To date, My Scrabble Friend and I have made 67 bets on the NBA, including the picks from this column, and have won a whopping total of $10. This isn’t bad, especially when you factor in the vig, but we have probably invested at least 50 hours in developing different “systems” and gambling rules, which means that we’re each getting paid about 10 cents per hour. That’s three cents less than what we would make pounding out license plates in a prison in Nevada. Gambling is hard, stupid work.
If you want to read a convincing account of the horrors of sports betting, pick up a copy of The Biggest Game in Town, by Al Alvarez, a British poetry critic who, for some bizarre reason, decided to write a book about the 1981 World Series of Poker. Alvarez interviewed most of the big names in Vegas in the early ’80s — Doyle Brunson, Amarillo Slim, Johnny Moss, etc. — but fixated most of his attention on Stu Ungar, the most glorious degenerate gambler since Dostoyevsky. Ungar, a gin rummy prodigy (yes, such a thing does exist), would haul in big money in cards and walk straight to the sportsbook to blow it all on some dumb tip. A three-time winner of the World Series of Poker and the Babe Ruth of Gin Rummy couldn’t find an edge in sports betting? What hope do we have?
I know of only two people who have consistently won money betting on sports. Both guys are smart in the same Adderall-y way — obsessive, high energy, and hyper-competitive — and have used their intellectual energy to create massive databases that predict games better than Vegas.
It’s a nearly impossible task, not only because of the work involved, but also because of the psychological traps that come with sports betting. No one activity in America encourages more confirmation bias. Every two- or three-win streak leads to a change in philosophy and a pressing of what randomly worked. When those pressed “ideas” regress, you lose everything.
To combat the confirmation bias problem, My Scrabble Friend and I have decided to ride out the same strategies until the All-Star Game. We bet Utah to go over the point total in the second half and to cover the point spread (this is a variation of the strategy Haralabos Voulgaris used in the ’00s, where you take a very bad team that runs a regimented offense in the first half, gets down huge, and then needs to run to make it all up. Voulgaris says this system stopped working and Vegas adjusted, but whatever …), we bet heavily against the Cavs, we bet on the Lakers at home, and we always bet Phoenix. We stay away from Minnesota and Philadelphia. We bet the Warriors to cover the first-quarter spread, especially when they’re at home.
I actually think this is the only reasonable way to bet on the NBA. This year has yielded a lot of weird results, but after 13 or so games, only a few unexpected trends seem bankable. Cleveland cannot score; the Wolves offense is firing; the Sixers, Lakers, and Suns are all running; the Bucks are probably heading to the lottery.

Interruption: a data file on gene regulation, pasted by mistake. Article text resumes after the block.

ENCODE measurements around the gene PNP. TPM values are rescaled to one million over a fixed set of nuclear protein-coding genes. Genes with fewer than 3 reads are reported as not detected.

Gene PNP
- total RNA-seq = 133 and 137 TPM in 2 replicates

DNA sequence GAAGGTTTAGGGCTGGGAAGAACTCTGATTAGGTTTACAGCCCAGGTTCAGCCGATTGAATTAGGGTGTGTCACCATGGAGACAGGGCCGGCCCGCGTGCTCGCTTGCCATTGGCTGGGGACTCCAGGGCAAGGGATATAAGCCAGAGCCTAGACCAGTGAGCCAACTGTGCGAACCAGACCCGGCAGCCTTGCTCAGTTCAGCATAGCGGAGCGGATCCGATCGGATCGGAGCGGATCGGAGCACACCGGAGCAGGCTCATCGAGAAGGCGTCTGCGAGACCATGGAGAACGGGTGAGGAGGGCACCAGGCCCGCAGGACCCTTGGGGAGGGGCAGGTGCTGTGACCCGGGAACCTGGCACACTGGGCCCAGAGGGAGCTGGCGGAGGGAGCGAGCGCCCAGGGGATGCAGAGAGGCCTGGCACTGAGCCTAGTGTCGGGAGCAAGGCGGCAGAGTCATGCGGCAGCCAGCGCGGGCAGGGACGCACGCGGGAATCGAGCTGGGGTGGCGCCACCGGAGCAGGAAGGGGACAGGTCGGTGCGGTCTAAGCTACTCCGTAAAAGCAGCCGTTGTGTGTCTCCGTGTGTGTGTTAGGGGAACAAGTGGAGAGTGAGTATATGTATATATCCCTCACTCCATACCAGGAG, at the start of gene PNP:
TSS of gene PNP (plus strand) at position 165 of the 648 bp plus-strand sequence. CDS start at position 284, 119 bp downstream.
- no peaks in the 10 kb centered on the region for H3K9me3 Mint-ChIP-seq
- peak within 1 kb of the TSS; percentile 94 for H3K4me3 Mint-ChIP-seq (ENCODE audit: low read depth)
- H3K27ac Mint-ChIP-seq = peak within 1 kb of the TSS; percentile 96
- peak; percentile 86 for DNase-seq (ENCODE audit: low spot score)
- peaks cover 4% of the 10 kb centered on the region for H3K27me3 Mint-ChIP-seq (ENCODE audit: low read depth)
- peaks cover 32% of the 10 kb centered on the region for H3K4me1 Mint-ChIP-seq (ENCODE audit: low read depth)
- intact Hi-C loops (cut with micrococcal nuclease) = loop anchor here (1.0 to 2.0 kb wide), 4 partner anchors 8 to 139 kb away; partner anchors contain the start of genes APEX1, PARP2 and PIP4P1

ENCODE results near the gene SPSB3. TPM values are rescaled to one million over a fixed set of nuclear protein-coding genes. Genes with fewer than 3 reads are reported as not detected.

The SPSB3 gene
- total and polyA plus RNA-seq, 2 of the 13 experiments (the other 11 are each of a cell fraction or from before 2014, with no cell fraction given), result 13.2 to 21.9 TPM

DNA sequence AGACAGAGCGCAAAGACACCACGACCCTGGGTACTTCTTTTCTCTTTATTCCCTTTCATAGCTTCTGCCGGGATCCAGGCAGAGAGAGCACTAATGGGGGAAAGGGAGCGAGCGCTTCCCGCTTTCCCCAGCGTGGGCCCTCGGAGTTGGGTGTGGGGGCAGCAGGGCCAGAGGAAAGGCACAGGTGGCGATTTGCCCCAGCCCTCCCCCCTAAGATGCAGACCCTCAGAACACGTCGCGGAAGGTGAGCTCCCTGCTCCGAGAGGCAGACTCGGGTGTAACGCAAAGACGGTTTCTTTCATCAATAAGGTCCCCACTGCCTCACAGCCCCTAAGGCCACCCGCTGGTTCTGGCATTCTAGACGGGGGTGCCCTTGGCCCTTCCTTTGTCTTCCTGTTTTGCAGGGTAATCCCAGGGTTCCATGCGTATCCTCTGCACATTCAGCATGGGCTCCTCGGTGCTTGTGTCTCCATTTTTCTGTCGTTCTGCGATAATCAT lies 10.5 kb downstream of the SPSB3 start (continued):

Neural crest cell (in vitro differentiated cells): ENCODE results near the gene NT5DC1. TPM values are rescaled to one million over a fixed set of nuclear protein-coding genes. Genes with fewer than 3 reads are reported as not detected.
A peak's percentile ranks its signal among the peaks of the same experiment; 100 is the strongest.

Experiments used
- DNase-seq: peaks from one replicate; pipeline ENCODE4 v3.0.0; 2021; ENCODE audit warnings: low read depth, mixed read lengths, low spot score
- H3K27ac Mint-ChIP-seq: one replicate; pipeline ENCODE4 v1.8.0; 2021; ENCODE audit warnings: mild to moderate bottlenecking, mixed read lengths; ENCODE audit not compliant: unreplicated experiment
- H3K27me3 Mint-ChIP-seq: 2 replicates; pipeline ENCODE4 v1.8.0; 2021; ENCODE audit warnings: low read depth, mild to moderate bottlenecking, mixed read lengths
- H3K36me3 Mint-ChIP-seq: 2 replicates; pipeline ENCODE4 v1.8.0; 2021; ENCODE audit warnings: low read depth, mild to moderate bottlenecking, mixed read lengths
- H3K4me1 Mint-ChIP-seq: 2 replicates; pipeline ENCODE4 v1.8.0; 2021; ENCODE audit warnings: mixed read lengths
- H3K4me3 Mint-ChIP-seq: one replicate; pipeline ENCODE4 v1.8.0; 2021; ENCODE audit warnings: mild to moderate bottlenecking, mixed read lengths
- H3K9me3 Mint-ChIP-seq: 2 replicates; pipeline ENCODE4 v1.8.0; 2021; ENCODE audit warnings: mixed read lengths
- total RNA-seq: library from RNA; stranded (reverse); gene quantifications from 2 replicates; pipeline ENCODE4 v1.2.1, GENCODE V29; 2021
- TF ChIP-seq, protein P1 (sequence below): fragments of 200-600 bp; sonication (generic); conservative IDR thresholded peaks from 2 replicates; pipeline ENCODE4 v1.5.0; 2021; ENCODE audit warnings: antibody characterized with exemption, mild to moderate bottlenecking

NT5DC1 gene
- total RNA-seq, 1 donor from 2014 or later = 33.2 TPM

Our system may be dumb, but goddammit, at least it’s a system and helps tamp down some of the psychological trappings of sports betting. Last week, I tried to convince My Scrabble Friend that we should bet on the Nets to cover against the Bobcats for the following reason: “If they lose, they’re going to be legit laughingstocks. The veterans won’t let them lose to the Bobcats.” The Nets, of course, lost to the Bobcats. One lesson I’ve learned about sports betting in this, my first real year of giving it a go, is that Vegas makes millions of dollars a year off armchair psychologists.
The other lesson? Betting on sports without armchairing it up is really, really boring.
Gambling Song of the Day
Suns at Heat (-11.5)
Explained above. Doesn’t matter the spread, really, or the opponent. Suns almost always cover and Vegas seems hesitant to adjust the lines too much. Heat have been great at home and the Suns have been bad on the road, but 11.5 seems pretty high.
Celtics at Bobcats (-4)
At the start of the year, My Scrabble Friend and I came up with the Jordan Crawford Special, a two-part bet that had us taking the Celtics against the spread in the first half, where they have a minus-1.2 point differential, and their opponent in the second, when the Celtics’ differential drops to minus-4.3. I actually don’t think this is a good bet anymore because the Celtics aren’t tanking as flagrantly as they were at the start of the year. They still suck, but I’m not sure there’s anything to read into Brad Stevens’s substitution patterns that would show that the Celtics are deliberately blowing games in the second half. (For those who just said, “No professional athlete is going to try to lose a game,” I’d like to point you to the 2012 Warriors and their coach, Mark Jackson, who started five rookie power forwards on the last day of the season. It happens.)
So, while I’d love to incorporate the Jordan Crawford Special into the “system,” it seems pretty bogus and arbitrary right now. What’s not arbitrary, though, is Charlotte’s pace and Boston’s horrid offensive efficiency. This number can’t get low enough.
Bet: Under 185
Pelicans at Spurs (-10)
The Spurs have beaten their last three opponents by an average of 19 points. The Pelicans’ three-game winning streak came against the Sixers, the Jazz, and the Cavs. I just don’t see much promise in this New Orleans team and I think it will probably get too many points all year because people are legitimately excited about Anthony Davis and because its roster looks like it should be good. The Spurs are going to score 120 points in this game.
Bet: Take the Spurs and the over.
Framey’s Totally Reasonable Parlay of the Day
Celts vs. Bobcats o. 185.5
Rockets -1.5 vs. Griz
Spurs -10 vs. Pelicans
Suns +11.5 vs. Miami
Knicks +8 vs. Portland
Mavs -5.5 vs. Denver
Mashed Potatoes +300 vs. Stuffing